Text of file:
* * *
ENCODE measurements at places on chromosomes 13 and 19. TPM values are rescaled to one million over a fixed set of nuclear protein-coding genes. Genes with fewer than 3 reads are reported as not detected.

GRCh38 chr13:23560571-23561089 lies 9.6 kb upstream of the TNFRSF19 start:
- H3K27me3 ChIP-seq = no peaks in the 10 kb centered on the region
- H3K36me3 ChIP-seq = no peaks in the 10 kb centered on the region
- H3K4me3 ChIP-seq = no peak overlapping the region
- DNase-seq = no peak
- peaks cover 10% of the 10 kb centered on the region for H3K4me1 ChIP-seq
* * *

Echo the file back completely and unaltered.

ENCODE measurements at places on chromosomes 13 and 19. TPM values are rescaled to one million over a fixed set of nuclear protein-coding genes. Genes with fewer than 3 reads are reported as not detected.

GRCh38 chr13:23560571-23561089 lies 9.6 kb upstream of the TNFRSF19 start:
- H3K27me3 ChIP-seq = no peaks in the 10 kb centered on the region
- H3K36me3 ChIP-seq = no peaks in the 10 kb centered on the region
- H3K4me3 ChIP-seq = no peak overlapping the region
- DNase-seq = no peak
- peaks cover 10% of the 10 kb centered on the region for H3K4me1 ChIP-seq